Manics in general are one of my bigger guitar-loving moments but there’s a few tracks in particular where the guitar really makes the song for me. Are Mothers Saints is one of them. From the subtle starting guitar jangle to the riffage of the second verse and finally the glorious, glorious extended solo, this is pure guitar heaven. It makes me want to pick up a guitar and learn to play it (tried training myself once – failed miserably).

Also, “if piss is yellow then life must be grey” has to be one of the most legendary opening lines ever. Lyrically it seems to be Richey-driven and about one of his favourite subjects, the nature of religion. But don’t quote me on that.

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Bomb London, its music and its culture

RRRRROCK. The most aggressive song of the Gold Against the Soul period, all hard rock attitude and punk rock spew. James blurts out the words with a weird, robotic rhythm before going on screamyragey mode. The solo part is the overblown style of Generation Terrorists mixed with the balls-in-face power and grandeur of the Gold Against the Soul period. You can’t say it’s particularly brilliant but there’s something extremely enjoyable in its sheer brute (and somewhat dumb) force, attacking against the usual Manics targets of dumb plebs and crappy powers-that-be.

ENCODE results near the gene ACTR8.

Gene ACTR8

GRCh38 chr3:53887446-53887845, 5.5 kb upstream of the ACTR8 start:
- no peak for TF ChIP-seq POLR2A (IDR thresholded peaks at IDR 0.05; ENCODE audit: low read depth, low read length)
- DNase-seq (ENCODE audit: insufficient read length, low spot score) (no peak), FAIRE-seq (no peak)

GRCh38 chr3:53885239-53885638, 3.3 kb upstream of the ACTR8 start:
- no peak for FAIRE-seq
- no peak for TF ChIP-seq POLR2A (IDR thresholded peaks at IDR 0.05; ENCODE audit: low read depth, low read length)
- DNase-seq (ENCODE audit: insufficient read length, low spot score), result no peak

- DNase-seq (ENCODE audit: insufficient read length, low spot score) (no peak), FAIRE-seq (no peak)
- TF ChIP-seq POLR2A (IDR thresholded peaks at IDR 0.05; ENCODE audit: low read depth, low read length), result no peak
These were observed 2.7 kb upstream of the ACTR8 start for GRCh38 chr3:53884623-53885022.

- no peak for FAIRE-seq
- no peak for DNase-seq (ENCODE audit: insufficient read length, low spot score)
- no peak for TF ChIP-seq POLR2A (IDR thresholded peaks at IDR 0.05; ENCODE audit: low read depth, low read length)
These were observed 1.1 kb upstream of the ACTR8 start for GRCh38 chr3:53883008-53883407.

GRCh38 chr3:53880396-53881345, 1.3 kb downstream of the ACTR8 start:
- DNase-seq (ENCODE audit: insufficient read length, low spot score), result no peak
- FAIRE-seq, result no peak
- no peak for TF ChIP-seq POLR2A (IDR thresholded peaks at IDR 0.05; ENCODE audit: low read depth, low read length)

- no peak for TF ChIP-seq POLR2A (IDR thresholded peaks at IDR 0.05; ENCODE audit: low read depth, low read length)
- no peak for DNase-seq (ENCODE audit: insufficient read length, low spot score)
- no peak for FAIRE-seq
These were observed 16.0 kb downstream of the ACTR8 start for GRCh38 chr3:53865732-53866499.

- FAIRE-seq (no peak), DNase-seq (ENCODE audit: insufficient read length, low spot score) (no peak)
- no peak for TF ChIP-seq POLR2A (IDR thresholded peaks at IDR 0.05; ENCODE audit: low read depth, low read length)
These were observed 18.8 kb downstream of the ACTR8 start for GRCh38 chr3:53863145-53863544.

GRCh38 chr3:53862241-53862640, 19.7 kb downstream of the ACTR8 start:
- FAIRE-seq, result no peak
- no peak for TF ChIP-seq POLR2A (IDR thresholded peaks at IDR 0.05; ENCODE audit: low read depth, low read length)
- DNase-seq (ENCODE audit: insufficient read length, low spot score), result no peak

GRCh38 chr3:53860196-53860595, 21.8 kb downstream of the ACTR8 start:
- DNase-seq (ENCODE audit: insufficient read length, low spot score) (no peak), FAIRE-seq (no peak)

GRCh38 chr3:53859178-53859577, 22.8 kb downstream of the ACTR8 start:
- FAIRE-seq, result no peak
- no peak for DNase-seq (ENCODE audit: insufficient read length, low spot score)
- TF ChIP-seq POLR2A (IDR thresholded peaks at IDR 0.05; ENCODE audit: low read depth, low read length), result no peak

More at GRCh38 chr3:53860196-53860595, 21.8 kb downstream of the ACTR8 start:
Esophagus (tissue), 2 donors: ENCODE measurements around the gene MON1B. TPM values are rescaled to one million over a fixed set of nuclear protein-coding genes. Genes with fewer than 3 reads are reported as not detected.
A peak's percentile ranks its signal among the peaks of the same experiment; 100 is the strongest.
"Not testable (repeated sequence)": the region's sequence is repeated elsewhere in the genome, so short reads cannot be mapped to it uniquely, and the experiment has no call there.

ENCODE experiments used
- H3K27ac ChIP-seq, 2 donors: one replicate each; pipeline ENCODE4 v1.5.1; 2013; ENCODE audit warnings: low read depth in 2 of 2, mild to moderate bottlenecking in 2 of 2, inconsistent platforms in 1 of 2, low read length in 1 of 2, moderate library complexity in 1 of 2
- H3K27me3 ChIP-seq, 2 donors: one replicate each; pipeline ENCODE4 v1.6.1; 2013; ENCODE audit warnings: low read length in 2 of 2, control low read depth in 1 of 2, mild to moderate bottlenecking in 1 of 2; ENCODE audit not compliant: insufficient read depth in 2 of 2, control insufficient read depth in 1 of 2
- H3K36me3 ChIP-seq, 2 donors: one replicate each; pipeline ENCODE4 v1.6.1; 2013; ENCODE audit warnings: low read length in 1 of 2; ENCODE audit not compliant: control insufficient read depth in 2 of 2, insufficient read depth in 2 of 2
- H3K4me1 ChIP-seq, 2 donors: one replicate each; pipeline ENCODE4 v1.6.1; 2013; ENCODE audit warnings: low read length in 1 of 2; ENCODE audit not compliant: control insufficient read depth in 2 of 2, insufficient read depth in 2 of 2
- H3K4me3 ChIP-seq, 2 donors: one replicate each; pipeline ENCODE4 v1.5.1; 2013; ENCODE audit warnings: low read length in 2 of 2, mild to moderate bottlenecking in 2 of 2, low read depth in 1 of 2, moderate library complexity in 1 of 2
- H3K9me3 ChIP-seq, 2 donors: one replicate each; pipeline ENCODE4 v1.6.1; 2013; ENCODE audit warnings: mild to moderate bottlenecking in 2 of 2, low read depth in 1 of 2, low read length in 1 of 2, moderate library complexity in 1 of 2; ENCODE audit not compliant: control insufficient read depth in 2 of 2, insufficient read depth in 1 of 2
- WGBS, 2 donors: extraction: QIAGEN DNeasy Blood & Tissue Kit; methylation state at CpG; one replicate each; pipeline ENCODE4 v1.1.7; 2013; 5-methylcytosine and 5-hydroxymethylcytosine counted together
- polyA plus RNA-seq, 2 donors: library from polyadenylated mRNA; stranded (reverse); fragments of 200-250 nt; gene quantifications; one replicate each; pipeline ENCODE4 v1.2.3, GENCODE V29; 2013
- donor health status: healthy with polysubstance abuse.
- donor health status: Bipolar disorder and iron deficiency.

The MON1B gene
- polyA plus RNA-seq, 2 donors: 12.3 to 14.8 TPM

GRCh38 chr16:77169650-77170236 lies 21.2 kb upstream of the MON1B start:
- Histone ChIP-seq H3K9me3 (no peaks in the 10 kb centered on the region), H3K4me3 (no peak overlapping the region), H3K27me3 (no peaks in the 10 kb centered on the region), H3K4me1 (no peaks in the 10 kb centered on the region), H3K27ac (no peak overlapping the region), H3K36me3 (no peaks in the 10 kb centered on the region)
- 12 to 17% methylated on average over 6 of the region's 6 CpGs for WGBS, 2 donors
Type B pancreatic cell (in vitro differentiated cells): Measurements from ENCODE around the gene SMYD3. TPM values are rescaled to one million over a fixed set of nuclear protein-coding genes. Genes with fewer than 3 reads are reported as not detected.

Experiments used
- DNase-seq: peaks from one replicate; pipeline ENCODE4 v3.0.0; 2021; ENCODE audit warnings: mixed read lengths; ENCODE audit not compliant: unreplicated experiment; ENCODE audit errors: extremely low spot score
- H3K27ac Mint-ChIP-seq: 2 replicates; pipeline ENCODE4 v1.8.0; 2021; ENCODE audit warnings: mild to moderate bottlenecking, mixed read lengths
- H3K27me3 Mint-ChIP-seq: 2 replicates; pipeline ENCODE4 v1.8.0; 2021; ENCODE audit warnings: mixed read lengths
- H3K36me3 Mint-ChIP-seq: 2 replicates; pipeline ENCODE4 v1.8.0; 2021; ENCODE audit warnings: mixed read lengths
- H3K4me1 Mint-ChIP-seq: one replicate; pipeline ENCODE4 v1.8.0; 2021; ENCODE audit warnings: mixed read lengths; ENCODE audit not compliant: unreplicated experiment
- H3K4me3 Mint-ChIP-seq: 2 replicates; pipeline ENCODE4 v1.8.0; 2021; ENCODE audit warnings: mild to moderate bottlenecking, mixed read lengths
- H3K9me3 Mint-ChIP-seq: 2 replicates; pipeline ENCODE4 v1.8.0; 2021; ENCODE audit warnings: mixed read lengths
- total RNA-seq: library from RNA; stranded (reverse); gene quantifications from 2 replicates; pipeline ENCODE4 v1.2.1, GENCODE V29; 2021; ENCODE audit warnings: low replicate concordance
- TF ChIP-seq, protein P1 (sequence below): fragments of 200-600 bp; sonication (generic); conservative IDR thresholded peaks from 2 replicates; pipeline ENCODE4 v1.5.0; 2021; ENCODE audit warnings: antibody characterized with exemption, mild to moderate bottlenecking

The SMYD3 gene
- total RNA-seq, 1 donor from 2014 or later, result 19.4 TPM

Sadly the song runs out of steam just before it ends because instead of having the storming ending you think you’ll get, Us Against You just finishes with a really quick and relatively boring ending statement and then just flops into silence. Very miserable.